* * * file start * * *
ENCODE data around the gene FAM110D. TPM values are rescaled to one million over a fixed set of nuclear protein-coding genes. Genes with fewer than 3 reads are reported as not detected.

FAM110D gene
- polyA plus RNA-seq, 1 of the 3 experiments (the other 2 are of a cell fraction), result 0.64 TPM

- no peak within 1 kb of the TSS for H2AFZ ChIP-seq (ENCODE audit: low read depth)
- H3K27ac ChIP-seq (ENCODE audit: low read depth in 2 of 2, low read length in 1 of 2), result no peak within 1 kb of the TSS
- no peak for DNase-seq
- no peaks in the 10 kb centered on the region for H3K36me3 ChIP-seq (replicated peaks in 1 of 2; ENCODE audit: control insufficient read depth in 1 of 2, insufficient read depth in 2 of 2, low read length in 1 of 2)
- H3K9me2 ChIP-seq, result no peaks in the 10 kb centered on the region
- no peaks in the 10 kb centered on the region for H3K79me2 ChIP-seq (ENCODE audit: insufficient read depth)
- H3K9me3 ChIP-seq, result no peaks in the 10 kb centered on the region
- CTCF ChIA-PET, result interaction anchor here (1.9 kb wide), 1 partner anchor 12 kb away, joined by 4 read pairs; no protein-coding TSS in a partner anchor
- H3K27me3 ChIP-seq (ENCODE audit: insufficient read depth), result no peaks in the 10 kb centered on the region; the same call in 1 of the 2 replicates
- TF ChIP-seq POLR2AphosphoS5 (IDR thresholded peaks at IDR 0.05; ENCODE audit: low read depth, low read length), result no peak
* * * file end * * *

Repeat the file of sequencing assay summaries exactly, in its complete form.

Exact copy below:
ENCODE data around the gene FAM110D. TPM values are rescaled to one million over a fixed set of nuclear protein-coding genes. Genes with fewer than 3 reads are reported as not detected.

FAM110D gene
- polyA plus RNA-seq, 1 of the 3 experiments (the other 2 are of a cell fraction), result 0.64 TPM

- no peak within 1 kb of the TSS for H2AFZ ChIP-seq (ENCODE audit: low read depth)
- H3K27ac ChIP-seq (ENCODE audit: low read depth in 2 of 2, low read length in 1 of 2), result no peak within 1 kb of the TSS
- no peak for DNase-seq
- no peaks in the 10 kb centered on the region for H3K36me3 ChIP-seq (replicated peaks in 1 of 2; ENCODE audit: control insufficient read depth in 1 of 2, insufficient read depth in 2 of 2, low read length in 1 of 2)
- H3K9me2 ChIP-seq, result no peaks in the 10 kb centered on the region
- no peaks in the 10 kb centered on the region for H3K79me2 ChIP-seq (ENCODE audit: insufficient read depth)
- H3K9me3 ChIP-seq, result no peaks in the 10 kb centered on the region
- CTCF ChIA-PET, result interaction anchor here (1.9 kb wide), 1 partner anchor 12 kb away, joined by 4 read pairs; no protein-coding TSS in a partner anchor
- H3K27me3 ChIP-seq (ENCODE audit: insufficient read depth), result no peaks in the 10 kb centered on the region; the same call in 1 of the 2 replicates
- TF ChIP-seq POLR2AphosphoS5 (IDR thresholded peaks at IDR 0.05; ENCODE audit: low read depth, low read length), result no peak